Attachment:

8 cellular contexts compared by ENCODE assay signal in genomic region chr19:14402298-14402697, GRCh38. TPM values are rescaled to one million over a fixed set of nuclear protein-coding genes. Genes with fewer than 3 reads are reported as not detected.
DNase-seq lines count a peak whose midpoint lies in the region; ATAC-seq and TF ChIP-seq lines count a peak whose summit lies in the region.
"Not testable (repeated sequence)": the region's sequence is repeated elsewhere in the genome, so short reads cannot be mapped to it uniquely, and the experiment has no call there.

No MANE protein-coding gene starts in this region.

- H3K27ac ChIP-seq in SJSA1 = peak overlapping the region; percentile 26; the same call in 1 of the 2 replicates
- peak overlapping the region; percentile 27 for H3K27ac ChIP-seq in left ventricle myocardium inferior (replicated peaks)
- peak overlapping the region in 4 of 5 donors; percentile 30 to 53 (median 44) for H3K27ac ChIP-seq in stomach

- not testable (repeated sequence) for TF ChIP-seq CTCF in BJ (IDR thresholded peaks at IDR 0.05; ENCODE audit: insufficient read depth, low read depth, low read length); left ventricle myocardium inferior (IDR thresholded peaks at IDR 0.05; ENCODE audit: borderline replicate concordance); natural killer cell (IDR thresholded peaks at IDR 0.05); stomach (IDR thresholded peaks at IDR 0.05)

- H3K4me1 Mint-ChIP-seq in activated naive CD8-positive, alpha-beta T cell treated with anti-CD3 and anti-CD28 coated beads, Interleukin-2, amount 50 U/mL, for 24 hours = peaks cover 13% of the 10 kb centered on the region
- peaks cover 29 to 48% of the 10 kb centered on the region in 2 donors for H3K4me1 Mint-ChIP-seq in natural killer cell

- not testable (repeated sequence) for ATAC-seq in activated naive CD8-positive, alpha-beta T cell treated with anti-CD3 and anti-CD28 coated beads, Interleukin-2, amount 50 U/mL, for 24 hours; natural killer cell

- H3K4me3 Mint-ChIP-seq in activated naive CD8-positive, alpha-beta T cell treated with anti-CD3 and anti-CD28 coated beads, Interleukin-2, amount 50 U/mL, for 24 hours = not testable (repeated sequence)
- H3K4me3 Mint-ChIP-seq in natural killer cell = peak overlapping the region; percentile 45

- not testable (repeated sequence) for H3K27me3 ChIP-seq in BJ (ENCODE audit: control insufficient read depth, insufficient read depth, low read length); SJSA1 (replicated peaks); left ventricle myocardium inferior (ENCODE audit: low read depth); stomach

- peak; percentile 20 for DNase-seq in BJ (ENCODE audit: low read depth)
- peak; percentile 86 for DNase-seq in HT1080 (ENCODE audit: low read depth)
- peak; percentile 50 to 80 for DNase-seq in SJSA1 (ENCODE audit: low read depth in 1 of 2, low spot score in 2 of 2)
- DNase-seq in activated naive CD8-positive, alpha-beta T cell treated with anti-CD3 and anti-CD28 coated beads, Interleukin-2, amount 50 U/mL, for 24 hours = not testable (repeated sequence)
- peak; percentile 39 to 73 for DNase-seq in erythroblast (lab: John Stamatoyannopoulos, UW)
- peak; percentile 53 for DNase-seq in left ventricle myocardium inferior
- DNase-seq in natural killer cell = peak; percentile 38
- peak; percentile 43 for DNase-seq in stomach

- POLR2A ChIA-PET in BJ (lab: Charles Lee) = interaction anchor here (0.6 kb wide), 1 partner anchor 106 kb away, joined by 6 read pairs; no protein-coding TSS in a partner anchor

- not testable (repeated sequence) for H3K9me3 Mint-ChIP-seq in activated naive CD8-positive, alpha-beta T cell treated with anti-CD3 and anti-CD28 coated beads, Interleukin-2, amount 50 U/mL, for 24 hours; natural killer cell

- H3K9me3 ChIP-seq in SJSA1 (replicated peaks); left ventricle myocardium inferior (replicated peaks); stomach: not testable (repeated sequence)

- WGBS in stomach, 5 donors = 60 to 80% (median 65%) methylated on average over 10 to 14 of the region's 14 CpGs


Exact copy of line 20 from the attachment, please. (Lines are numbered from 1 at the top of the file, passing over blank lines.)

- peak; percentile 53 for DNase-seq in left ventricle myocardium inferior